The Jennie Wade House, Gettysburg Hauntings
Standing at the threshold of the unknown on a hot and muggy July day, twenty-year-old Jennie knows that her life is about to be forever changed once she walks through the door that stands in front of her. She has been forever impacted by the previous exchange of gunfire that has been lodged deep inside of her fragile body as several bullets blasted her through the door that her lifeless body fears opening. What lies on the other side is a realm that she is ill prepared to accept.
Despite being dead, Jennie has bread dough to knead, but her body no longer allows for such a tedious chore. Jennie is confused by her sudden paralysis to perform necessary duties. Jennie is dead. Her sudden departure from life does not allow her brain to recognize this fact. Her anguished spirit now searches for the answers as to why she has been forced to leave everything that she knows and loves.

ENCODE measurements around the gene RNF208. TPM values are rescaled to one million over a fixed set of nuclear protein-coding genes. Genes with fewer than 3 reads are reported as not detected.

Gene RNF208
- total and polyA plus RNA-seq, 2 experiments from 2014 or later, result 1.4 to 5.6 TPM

The horrors of war along with the unexplained things that have manifested on the other side of the door will forever mark her ability to see things clearly in a light that was once surrounded by innocence. Haunting images shrouded by the day's events will be a part of her soul's memory bank that takes her to a place where she once thrived as a living being.
For whatever reason, Jennie cannot awaken from this dream even though she knows that there is baking to be done among other kitchen chores. She has dreamt her entire life, but this one is different. She senses the feeling of bricks that may or may not be attached to the bottom of her shoes, weighing her down and keeping her from her intended destination.